The Tunngasugit Inuit Resource Centre in Winnipeg hasn’t been open a month yet, but according to one of the owners, the board is already looking to expand its services.
At the moment, the centre, the first of its kind in Western Canada, offers a common area where visitors can relax, watch TV, and use computers.
The centre also has a children’s play room that features Inuktitut art, books, and word searches.
With the positive response from the community to the opening of the centre, they’re hoping to expand their services.
“We’re gong to be offering Inuktitut classes, sewing, we’ll have carvers, and we’re going to make traditional Inuit tools,” says Maxine Angoo, the Inuit outreach coordinator.
(Judy Kappi, from Rankin Inlet, is a frequent visitor of the centre where she is able to speak with other Inuit visitors. Photo: Ashley Brandson/APTN)
The centre officially opened its doors to the public on May 4.
“It was packed, but it was amazing because it felt like you were home, everybody speaking Inuktitut,” says Angoo.
She says the space was created to help the more than 500 Inuit who live in the Winnipeg area.
“The goal for this organization is for Inuit to be known in the city, because there’s no Inuit centric services,” she said.
(The common area at the centre. Courtesy Facebook: Tunngasugit – Winnipeg Urban Inuit)
The doors have only been open for a few weeks, but the outreach coordinator explains the place has been busy non-stop with Inuit people coming and going.
Angoo says she she moved to Winnipeg 10 years ago from Whale Cove, Nunavut to attend secondary school.
She says there was no Inuit resources for her, which she admits was hard at times.
“I spoke to other Indigenous Elders and we smudged and we went to a sweat,” she said.
“I loved it, but in the end, it wasn’t my culture.”
Steve Massey is one of the founding board members of the new centre.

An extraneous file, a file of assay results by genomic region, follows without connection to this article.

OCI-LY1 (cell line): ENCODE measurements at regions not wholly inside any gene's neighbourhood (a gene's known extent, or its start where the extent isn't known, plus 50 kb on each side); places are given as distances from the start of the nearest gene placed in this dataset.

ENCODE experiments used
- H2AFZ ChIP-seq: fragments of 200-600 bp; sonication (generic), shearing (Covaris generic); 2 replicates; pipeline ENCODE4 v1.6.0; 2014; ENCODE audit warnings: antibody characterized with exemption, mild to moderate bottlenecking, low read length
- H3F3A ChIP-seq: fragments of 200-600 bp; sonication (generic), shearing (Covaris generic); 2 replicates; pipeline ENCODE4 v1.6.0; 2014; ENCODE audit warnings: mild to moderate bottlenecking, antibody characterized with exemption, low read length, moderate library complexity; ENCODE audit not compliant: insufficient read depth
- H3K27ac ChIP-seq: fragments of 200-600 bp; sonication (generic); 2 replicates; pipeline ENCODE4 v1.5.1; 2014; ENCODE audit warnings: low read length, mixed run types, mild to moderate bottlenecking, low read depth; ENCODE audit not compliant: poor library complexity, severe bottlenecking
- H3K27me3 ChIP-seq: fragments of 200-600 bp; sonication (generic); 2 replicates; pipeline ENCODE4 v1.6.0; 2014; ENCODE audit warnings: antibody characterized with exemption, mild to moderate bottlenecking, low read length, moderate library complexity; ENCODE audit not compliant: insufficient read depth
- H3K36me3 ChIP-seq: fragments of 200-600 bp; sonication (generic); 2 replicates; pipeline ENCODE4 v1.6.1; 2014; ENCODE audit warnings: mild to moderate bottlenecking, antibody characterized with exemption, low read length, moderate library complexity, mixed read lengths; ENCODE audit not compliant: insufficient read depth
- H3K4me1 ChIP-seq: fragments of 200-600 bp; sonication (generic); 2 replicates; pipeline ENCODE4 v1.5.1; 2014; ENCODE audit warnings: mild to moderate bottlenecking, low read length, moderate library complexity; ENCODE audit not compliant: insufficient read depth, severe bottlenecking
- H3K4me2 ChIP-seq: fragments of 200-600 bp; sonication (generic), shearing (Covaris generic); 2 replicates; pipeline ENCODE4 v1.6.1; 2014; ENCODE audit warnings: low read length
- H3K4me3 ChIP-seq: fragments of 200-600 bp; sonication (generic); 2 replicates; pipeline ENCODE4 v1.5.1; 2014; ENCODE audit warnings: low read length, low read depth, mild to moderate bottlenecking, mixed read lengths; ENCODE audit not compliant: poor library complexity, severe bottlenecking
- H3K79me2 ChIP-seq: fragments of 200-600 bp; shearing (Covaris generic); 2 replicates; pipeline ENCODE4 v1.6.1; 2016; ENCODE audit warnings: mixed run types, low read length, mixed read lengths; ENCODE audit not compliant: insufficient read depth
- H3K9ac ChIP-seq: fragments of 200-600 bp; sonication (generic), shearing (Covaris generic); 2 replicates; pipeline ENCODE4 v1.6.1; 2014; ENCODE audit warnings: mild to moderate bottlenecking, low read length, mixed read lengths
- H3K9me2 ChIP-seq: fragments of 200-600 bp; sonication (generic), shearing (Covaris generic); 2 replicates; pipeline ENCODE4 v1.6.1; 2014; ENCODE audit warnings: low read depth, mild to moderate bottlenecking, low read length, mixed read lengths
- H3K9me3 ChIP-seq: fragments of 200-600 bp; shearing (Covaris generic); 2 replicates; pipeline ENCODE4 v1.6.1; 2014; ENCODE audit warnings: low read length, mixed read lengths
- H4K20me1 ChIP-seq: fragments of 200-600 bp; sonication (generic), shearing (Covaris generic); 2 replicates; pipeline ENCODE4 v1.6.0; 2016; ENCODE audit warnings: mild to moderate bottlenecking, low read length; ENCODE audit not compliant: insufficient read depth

He says about two years ago, several Inuit in the city approached him to help them start a front-line service organization for Winnipeg’s urban Inuit.
“I get goosebumps and I get choked up talking about it because we’ve been talking about this for a long time and we needed this for a long time,” says Massey.
(The founding members Steve Massey, Maxine Angoo, Jackie Massey and Nikki Komaksiutiksak (missing from picture Gail Wallace) Courtesy: Facebook: Tunngasugit – Winnipeg Urban Inuit)
The founding board members of Tunngasugit Inuit Resource Centre applied for federal funding in June 2018.
Nearly a year later in March 2019, the funding was approved.
Judy Kappi is from Rankin Inlet and has been in Winnipeg for 9 years.
She’s a frequent visitor of the centre and says it’s wonderful she’s able to speak with other Inuit.
“Speaking our language, it’s a lot more easier and comfortable and more understanding. With other languages, it’s hard to communicate with them, because we don’t understand each other,” says Kappi.
Currently, the centre is looking for household donations to help Inuit families in need.
The organization is in the process of applying for their charitable status, so the centre can raise funds for the expansion, but the application process could take a while.
For more details about the centre, you can out its website at www.tunngasugit.ca